Kicking up a karate calm

The martial art form has witnessed a rapid evolution in the UAE, riding on the back of fitness and health benefits, flattening age and gender gaps.



By Arnab Ghosh

Published: Sat 23 Oct 2021, 7:47 PM

Last updated: Sat 23 Oct 2021, 8:03 PM

Though I grew up in Kuwait, I was fed on a diet of Bollywood movies. Watching the hero beat up an entire gang of henchmen over signature sound effects (the classic dhishum) of action sequences, I had a dream. Nothing like Martin Luther King’s though; I just dreamt of being an action hero. Back then, the term “Judo-Karate” was very popular when it came to all things fighting. I had no idea what those were, but when our school announced Karate classes, I recognised the word and was among the first to enroll. Little did I know then it would become a way of life for me.

I stopped training when the classes at school stopped. But never lost the passion. So, I trained in a bit of whatever little I had learned. From time to time. Then once in a while. Then hardly ever. I did keep up with it in the form of movies, though: watching screen icons like Bruce Lee, Jackie Chan and Jet Li. I may not have kept up with training, but there was hardly a move (okay, movie) that I didn’t know about.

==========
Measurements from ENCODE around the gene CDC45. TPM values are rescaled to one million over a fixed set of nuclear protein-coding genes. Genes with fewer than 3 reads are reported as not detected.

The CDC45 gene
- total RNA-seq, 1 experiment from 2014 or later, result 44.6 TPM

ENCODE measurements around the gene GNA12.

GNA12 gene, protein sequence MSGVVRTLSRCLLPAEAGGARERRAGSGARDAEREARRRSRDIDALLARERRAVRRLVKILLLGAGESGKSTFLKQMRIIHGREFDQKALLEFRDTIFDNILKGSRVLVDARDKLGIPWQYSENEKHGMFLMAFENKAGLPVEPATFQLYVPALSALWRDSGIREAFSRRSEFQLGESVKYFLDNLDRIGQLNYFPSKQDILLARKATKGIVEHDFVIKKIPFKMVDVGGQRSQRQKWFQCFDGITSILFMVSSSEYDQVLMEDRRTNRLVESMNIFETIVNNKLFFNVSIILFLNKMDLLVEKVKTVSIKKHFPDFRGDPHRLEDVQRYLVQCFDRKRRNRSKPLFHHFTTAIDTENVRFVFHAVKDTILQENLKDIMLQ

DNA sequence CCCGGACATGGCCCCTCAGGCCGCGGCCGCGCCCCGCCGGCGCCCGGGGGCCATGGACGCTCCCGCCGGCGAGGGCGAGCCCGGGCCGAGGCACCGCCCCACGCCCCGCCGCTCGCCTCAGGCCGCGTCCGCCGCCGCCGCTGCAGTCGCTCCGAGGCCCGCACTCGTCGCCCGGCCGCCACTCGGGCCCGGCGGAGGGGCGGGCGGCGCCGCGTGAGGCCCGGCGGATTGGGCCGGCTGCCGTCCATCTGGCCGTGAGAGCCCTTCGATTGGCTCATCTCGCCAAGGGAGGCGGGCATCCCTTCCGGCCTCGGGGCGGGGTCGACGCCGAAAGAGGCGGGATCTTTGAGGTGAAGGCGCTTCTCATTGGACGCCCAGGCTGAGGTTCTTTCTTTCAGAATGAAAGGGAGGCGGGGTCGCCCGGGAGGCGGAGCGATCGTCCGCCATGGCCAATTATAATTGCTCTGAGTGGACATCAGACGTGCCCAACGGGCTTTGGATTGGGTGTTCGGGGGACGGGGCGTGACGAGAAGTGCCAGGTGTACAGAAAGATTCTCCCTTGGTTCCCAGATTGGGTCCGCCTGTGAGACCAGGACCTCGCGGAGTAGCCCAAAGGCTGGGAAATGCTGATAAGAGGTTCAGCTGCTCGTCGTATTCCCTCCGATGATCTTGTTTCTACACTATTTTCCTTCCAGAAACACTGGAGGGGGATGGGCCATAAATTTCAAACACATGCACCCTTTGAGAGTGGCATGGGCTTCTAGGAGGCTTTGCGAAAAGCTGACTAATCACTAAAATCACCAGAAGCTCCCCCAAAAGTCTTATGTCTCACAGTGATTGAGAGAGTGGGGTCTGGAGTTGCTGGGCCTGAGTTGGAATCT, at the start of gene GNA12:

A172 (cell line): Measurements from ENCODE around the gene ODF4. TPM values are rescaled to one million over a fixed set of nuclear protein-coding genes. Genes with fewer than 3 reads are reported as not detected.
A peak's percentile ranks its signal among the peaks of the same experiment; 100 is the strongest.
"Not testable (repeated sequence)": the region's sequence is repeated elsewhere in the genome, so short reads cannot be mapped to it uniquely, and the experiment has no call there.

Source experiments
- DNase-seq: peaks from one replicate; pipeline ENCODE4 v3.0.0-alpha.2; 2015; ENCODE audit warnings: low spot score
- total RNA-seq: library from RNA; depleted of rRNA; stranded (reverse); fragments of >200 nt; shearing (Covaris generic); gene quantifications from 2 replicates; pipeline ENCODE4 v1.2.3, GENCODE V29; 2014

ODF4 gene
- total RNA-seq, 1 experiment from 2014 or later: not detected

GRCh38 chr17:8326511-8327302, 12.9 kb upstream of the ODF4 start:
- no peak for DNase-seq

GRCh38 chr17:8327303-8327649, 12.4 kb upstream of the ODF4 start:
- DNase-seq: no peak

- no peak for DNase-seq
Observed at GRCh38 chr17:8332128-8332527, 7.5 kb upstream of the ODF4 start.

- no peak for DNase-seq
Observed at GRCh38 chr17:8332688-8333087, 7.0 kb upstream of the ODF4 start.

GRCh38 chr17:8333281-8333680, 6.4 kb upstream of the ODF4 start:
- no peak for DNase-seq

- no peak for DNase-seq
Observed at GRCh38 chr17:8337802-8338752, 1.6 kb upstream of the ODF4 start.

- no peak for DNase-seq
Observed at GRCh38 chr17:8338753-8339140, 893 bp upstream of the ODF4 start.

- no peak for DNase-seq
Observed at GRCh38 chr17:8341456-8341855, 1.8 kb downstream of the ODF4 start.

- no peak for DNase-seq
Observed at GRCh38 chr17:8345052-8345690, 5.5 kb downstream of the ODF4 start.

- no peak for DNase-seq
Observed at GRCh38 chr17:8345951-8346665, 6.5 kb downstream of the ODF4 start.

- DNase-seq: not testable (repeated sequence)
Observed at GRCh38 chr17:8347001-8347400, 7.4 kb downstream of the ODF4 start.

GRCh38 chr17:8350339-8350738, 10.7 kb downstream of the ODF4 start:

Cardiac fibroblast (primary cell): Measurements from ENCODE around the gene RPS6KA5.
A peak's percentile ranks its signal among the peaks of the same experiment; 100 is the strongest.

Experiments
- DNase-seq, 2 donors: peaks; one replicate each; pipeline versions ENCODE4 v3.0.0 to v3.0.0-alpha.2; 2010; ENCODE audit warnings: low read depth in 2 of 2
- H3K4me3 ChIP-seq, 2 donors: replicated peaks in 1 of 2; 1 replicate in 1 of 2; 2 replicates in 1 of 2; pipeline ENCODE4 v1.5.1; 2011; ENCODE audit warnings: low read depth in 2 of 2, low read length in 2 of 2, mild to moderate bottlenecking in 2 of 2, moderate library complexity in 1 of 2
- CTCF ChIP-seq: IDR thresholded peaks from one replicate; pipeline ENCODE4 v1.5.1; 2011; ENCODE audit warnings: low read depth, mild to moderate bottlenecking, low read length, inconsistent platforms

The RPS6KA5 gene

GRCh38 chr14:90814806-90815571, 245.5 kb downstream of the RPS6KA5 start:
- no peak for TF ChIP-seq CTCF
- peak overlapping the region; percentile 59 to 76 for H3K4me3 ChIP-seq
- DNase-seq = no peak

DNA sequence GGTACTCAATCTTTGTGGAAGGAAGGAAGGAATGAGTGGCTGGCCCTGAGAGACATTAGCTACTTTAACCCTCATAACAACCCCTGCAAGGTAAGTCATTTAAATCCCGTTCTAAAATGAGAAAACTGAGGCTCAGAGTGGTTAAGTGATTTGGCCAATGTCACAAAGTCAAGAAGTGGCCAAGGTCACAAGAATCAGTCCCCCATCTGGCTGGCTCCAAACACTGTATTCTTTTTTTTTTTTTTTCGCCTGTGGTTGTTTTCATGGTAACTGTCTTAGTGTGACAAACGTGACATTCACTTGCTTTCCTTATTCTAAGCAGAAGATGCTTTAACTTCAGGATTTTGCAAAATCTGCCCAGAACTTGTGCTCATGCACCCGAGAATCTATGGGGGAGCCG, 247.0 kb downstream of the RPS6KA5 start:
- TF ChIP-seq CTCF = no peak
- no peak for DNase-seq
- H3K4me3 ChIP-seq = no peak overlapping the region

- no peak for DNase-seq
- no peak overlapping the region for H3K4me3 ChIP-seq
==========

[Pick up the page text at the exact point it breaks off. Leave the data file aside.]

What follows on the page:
It took a few years and some streetwise teenage wisdom to realise that those fight scenes in the movies are easier watched than applied. So I bought a book, and resumed my Karate training. But it still wasn’t the same as… you know… having one Mr Miyagi to learn from.

Walking the martial path

The (first) Gulf War happened. We moved to Dubai, where I started looking for Karate classes close by. My father came home one day and told me one of his colleagues goes to a dojo (Karate school); he would introduce me to his sensei (teacher). Music to my ears! I went. I met. I enrolled. That’s where I met my sensei, whose student I still remain, three decades on. That was the start of my real journey into the world of martial arts.